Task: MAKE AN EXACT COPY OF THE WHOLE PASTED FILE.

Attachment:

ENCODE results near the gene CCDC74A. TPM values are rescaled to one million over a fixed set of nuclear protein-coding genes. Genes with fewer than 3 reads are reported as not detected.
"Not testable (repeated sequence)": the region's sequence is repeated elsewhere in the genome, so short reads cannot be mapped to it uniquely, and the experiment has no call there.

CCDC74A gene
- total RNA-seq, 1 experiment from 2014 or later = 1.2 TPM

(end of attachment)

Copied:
ENCODE results near the gene CCDC74A. TPM values are rescaled to one million over a fixed set of nuclear protein-coding genes. Genes with fewer than 3 reads are reported as not detected.
"Not testable (repeated sequence)": the region's sequence is repeated elsewhere in the genome, so short reads cannot be mapped to it uniquely, and the experiment has no call there.

CCDC74A gene
- total RNA-seq, 1 experiment from 2014 or later = 1.2 TPM